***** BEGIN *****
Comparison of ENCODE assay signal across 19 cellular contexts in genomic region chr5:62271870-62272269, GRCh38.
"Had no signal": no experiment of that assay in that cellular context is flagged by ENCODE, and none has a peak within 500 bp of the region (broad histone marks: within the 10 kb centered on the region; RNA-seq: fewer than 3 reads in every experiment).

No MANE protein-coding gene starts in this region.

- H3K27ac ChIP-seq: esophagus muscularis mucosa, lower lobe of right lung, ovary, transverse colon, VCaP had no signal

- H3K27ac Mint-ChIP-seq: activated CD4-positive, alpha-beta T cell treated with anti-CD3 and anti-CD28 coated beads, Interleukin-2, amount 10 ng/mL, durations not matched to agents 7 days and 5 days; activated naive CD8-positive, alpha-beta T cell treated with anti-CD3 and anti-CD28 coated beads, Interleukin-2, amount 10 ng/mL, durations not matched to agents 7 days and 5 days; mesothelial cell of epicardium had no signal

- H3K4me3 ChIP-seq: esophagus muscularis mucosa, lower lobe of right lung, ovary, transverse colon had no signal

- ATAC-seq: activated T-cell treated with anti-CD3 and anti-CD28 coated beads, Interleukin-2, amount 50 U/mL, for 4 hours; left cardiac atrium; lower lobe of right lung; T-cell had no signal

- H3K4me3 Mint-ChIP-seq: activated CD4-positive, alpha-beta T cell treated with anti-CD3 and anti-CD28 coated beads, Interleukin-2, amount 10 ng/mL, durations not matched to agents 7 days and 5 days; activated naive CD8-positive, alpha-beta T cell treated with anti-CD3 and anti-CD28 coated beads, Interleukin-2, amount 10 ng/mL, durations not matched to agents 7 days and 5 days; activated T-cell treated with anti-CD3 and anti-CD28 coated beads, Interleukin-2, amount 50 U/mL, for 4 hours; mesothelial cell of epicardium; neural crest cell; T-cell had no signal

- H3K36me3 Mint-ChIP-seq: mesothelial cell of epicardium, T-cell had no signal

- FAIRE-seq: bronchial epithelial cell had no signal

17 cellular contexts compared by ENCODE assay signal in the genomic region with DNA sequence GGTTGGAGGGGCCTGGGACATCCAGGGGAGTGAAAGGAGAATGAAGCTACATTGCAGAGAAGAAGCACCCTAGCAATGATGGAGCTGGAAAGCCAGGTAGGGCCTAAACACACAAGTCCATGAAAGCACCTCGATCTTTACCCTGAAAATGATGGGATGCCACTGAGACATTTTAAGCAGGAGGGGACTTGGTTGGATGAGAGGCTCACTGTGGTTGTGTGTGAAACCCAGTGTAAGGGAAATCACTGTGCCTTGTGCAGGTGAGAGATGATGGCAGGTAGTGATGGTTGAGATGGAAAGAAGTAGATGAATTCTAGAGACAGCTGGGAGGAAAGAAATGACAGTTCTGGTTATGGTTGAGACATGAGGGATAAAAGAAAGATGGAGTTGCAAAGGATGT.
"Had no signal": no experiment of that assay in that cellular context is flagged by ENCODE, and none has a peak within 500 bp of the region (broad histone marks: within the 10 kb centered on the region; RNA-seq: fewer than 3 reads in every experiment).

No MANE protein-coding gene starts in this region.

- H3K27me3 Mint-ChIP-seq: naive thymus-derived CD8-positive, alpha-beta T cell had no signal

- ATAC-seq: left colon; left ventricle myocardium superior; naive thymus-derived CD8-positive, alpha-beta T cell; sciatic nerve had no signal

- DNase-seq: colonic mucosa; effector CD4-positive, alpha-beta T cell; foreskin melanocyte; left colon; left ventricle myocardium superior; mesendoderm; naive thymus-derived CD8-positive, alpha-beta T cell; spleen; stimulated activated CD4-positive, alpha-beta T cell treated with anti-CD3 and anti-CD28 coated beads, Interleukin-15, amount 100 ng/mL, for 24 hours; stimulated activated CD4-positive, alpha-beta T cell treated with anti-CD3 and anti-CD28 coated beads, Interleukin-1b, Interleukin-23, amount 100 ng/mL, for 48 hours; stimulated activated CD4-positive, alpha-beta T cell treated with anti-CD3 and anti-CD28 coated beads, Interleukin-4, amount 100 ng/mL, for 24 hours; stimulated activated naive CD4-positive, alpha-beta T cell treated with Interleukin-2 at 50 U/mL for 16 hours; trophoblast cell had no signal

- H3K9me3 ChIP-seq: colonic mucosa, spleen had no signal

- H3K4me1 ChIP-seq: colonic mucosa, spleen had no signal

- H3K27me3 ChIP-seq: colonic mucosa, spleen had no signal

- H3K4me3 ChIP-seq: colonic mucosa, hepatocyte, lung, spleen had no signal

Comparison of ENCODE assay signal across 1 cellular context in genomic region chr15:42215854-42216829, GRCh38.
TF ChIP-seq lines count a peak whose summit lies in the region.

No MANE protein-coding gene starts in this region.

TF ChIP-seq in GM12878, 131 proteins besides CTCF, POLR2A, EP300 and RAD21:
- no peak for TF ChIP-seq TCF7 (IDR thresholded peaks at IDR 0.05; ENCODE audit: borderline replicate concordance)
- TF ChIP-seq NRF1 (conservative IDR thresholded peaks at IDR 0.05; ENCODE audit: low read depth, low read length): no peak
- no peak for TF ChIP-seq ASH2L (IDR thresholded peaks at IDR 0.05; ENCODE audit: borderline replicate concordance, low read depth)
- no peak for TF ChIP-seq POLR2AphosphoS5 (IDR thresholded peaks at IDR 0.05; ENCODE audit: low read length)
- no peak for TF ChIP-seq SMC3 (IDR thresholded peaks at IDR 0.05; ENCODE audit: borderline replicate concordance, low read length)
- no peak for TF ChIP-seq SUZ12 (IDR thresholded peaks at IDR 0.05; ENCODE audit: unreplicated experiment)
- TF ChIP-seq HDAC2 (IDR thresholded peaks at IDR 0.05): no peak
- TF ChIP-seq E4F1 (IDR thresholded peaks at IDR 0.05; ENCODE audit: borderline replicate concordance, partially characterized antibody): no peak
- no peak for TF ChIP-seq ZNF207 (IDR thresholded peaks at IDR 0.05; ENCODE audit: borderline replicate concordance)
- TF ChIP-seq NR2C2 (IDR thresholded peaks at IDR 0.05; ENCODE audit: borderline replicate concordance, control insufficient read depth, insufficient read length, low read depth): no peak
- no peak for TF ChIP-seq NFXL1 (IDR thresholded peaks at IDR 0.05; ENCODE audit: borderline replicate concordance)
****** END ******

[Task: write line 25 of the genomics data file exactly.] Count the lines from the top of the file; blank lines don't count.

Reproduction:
- no peak for TF ChIP-seq TCF7 (IDR thresholded peaks at IDR 0.05; ENCODE audit: borderline replicate concordance)